Now before we start there’s something that has to be reiterated clearly. When the KS7000 released there was a bit of confusion regarding its HDR capabilities. It’s a full 10-bit display offering a wide colour gamut and 1000 nits of brightness which adheres to the HDR-10 standard. Now several publications reviewed the TV and noted that under Samsung’s lag reducing “Game Mode” HDR could not be enabled. So if you wanted to enjoy under 30 milliseconds of delay when playing Gears of War 4 for example you’d miss out on any HDR features. Playing games under the TV’s “movie mode” would incur some 100 milliseconds of delay which for some people might hinder the play experience especially when playing competitive multiplayer games. Well, Samsung has updated the TV’s firmware which allows for Game Mode to be selected and also be HDR compliant which is great news. It’s a shame some of the older reviews for this TV haven’t updated their info.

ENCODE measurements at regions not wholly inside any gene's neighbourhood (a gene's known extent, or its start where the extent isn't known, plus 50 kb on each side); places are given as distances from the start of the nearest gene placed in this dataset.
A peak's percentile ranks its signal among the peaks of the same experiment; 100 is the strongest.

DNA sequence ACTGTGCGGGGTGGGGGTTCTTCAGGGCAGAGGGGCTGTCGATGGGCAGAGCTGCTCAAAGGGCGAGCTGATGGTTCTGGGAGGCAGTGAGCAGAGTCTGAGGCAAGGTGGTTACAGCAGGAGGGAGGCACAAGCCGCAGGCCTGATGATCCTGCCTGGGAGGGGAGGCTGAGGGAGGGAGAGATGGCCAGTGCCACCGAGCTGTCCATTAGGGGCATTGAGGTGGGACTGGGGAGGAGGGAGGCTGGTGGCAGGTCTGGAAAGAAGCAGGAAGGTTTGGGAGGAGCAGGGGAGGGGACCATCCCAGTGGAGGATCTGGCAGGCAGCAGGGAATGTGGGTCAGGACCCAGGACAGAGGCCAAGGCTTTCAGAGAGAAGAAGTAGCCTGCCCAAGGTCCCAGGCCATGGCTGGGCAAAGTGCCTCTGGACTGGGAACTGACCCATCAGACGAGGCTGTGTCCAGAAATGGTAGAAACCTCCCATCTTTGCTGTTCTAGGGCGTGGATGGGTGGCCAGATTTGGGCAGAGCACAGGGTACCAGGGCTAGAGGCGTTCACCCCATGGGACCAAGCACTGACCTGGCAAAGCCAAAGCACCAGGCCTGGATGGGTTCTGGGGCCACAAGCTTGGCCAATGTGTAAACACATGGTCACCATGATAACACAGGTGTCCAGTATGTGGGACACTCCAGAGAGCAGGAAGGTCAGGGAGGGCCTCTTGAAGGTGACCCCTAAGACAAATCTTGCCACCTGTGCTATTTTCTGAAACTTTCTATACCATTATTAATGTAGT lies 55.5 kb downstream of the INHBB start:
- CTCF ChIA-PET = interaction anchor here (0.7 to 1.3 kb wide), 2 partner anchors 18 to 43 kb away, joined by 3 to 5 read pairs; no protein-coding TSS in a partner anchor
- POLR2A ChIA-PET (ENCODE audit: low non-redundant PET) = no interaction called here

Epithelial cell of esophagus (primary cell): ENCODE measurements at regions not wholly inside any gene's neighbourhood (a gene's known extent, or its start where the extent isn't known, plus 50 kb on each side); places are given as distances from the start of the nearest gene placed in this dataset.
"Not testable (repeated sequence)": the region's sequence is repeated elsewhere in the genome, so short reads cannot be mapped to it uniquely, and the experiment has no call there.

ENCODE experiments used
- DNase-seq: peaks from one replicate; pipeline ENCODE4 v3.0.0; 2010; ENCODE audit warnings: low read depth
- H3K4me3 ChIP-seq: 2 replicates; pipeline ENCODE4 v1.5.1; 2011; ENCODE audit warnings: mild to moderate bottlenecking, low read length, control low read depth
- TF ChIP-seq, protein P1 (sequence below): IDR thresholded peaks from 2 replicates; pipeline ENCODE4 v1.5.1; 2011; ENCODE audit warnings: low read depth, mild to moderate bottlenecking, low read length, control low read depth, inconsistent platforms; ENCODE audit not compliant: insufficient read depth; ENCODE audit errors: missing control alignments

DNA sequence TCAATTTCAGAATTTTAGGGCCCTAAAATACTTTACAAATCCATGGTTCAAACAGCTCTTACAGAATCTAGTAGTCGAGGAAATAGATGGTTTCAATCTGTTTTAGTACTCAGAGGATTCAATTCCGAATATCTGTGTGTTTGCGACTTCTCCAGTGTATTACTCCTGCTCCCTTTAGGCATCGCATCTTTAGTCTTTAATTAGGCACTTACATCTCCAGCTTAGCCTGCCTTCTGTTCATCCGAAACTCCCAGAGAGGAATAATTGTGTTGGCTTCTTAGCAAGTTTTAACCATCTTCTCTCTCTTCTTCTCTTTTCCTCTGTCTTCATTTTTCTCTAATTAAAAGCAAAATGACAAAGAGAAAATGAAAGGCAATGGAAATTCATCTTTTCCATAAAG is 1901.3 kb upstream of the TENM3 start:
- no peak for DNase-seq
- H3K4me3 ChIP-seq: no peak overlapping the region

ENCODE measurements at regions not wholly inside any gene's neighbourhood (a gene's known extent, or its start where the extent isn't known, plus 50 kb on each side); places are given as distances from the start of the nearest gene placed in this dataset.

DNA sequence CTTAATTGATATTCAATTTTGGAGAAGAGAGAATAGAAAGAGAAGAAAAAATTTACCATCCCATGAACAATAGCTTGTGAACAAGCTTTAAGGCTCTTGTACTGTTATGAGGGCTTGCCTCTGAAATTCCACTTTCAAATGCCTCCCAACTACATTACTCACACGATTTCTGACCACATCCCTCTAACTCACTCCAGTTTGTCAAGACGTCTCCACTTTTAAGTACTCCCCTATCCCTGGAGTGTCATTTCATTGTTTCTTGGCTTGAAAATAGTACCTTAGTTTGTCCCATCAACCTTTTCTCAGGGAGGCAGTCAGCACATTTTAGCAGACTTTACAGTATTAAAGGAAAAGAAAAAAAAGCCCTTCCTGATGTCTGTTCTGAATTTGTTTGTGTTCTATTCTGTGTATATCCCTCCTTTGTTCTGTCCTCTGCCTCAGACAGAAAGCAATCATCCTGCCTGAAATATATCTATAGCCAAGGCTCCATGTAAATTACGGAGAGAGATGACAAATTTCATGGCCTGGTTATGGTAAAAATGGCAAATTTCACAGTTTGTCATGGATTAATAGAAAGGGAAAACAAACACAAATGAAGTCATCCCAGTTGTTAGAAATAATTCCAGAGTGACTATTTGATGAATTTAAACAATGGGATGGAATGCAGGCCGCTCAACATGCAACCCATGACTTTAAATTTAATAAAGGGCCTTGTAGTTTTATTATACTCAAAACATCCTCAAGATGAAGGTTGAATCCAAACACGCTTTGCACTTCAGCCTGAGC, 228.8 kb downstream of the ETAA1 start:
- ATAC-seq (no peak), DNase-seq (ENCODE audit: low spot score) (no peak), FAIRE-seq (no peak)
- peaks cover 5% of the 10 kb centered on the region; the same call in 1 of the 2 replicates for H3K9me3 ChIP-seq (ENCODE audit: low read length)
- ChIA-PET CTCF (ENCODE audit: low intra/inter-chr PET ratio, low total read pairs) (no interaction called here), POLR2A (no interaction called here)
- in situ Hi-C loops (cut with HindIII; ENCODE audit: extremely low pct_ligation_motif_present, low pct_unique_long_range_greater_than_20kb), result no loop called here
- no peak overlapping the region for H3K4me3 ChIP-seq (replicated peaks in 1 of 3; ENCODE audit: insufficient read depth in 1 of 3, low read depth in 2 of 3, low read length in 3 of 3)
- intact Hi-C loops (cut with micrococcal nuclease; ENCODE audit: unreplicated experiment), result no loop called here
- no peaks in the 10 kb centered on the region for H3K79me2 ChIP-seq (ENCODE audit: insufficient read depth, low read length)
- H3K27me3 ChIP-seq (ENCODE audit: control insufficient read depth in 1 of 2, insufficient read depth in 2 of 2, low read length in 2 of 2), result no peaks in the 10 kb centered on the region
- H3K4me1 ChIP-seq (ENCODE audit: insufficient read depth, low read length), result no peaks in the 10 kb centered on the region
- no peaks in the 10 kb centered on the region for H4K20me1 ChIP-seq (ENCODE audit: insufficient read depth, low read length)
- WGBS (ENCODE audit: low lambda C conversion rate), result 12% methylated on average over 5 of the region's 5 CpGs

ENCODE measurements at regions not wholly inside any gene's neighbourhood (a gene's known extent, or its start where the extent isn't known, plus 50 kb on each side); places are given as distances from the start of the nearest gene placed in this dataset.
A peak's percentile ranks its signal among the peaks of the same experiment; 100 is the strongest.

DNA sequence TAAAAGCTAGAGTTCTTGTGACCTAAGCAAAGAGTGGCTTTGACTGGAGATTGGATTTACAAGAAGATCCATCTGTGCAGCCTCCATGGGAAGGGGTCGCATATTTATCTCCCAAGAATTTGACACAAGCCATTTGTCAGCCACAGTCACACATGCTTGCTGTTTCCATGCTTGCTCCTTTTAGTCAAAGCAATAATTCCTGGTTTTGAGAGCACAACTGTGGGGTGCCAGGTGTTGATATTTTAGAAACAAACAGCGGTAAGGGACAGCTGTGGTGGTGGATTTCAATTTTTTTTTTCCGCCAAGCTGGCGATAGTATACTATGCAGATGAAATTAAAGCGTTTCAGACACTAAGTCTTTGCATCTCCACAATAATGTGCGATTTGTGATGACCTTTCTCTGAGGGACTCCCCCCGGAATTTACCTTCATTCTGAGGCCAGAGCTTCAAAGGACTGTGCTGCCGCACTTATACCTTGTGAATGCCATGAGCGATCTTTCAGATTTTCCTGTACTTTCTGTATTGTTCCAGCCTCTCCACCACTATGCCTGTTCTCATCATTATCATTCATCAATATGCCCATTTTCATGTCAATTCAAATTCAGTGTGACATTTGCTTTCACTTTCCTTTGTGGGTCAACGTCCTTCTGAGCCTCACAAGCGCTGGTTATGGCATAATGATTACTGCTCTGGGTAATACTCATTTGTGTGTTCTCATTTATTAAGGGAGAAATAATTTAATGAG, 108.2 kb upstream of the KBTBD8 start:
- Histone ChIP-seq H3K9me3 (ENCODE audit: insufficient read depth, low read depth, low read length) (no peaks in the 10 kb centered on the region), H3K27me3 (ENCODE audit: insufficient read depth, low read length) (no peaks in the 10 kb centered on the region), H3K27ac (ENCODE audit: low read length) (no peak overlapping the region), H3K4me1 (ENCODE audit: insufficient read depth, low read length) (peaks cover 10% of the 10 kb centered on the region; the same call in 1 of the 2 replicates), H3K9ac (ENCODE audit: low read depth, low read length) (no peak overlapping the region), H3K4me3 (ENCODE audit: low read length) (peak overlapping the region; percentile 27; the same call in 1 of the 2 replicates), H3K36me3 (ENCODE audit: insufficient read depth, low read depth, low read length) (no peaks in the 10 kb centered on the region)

Looking at HDR for a moment and when it comes to gaming there’s little content to take advantage of it but the main question that needs answering is why is HDR important over SDR? In layman’s terms, HDR or high dynamic range improves the lighting and colours in video games offering a more realistic look. There’s less saturated light when looking at bright lights which means more detail can be seen and an overall better contrast between light and dark areas. To give an example, Gears of War 4 on Xbox One S using upscaled 4K and HDR looks very different to the PC version running at native 4K. Whilst the native PC version at max settings clearly wins in terms of overall texture detail, the Xbox One S version feels much more vibrant and dramatic. Every spark, muzzle flash and lightning strike illuminates with a far greater intensity making for one incredible light display – especially when playing in a darkened room, the effect diminishes if you’re playing during the daytime with the sun brightening up the room. On PC the lighting effects are muted and just looks less realistic as a result. There’s also viewing distance to be mindful of here as well. On the PC, sitting close to the screen (around 2-4 feet away) you can easily see the improved detail 4K affords but extend that to 5 feet and beyond and the effect diminishes where at longer distances it become harder to spot the differences between the 4K upscaled version on Xbox One and native 4K on PC, although those with keen eyes will be able to tell. However, the HDR differences are apparent right away at any distance which is why you might hear some people suggesting HDR will be far more impacting for gaming than the upgrade to 4K from 1080p. That said, HDR rests on the more subtle side of effects when there’s no direct contrast of flashing lights against darkness or dramatic ranges of colours so is very much dependant on what’s being viewed.